Friday, July 12, 2013

Building a better Transformers movie


Most people I know have been pretty excited about the release of Guillermo del Toro's Pacific Rim. With some of those people, "excited" is an understatement.

For those who haven't been excited, though, it usually comes down to this:

"It looks like just another Transformers movie."

I can see their point. The essence of Pacific Rim and of a Transformers movie are the same thing: giant robots fighting each other and causing lots of property damage. 

Oh yeah, the robots in Transformers turn into cars and trucks and planes and microwave ovens. The robots in Pacific Rim presumably don't do that. But that's not really an essential part of what the Transformers are. In fact, you could almost say that we look past the parts where they're driving around or flying or cooking a TV dinner in two minutes, because we've seen that stuff before. It's the robots leveling buildings that we paid for.

Which means not only is Pacific Rim like a Transformers movie, they are both really like a Godzilla movie. In fact, since Pacific Rim features large reptilian aliens as its villains, you might say it's a bit like a mashup of a Transformers movie and a Godzilla movie. As ever, there's nothing new under the sun.

The thing is, even though the Transformers movies have been phenomenally successful, and Michael Bay is making at least one more, they have exactly zero artistic credibility. That kind of thing won't stand for a genuine artist like del Toro, who made such innovative genre movies as Mimic and Hellboy II: The Golden Army, and is even capable of exquisite Oscar bait like Pan's Labyrinth. It won't stand even though he has to answer to "the money guys," who aren't going to give him the funds to do something like this unless he can promise a commercially successful movie. (Promises, promises.)

So, having considered the ways Pacific Rim is like a Transformers movie, here are five ways that I hope and expect it to be different:

1) No stultifying jingoism. It very much helps that del Toro is a Mexican, not an American like Bay, meaning there's a much lower chance of the rah-rah patriotism that suffocates the Transformers movies. Even if he thought it was a good idea for the story, del Toro's nationality would likely preclude including such nonsense. My guess is that the battles between robots and aliens will be fought equally on the soils of many different countries ... and most of the characters will just happen to speak English.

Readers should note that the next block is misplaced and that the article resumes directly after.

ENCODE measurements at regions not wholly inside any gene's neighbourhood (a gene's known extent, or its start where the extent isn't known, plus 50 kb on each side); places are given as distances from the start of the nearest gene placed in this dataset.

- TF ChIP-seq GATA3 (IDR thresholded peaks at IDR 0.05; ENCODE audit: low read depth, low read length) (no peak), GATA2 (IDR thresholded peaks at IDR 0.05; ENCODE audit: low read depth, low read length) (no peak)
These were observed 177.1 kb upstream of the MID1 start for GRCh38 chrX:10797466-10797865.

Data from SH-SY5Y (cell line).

2) Fight scenes you can actually follow. The most deafening regular criticism of the Transformers movies is that you can't tell what the hell is going on. The fight scenes are shot/animated in such a way that they come off as indistinct masses of whirring metal grinding up against each other. Bay has tried to address those criticisms within his movies -- I actually thought the fight scenes were significantly clearer in Revenge of the Fallen -- but that criticism has still dogged the franchise throughout. You can bet del Toro is not going to give anyone the chance to say the same thing about Pacific Rim.

3) No ridiculously beautiful actresses who stink at acting. One of the other regular criticisms of Bay in the Transformers franchise is the way his camera hungrily takes in the curves of his female stars. Ever since he photographed Megan Fox's motor oil-smudged body leaning over a car engine in the first Transformers, we've known just what Bay thought of putting eye candy on screen. When he and Fox had a falling out (that has since been patched up), he cast an even more blatantly hot replacement, model Rosie Huntington-Whiteley, for the third movie. (Fox is hotter, but at least she technically already had an acting career, whereas Huntington-Whiteley didn't.) Rinko Kikuchi and Heather Doerksen are both attractive women, but 10-to-1 you're not going to see them sprawling their glistening bodies over any kind of engine in Pacific Rim.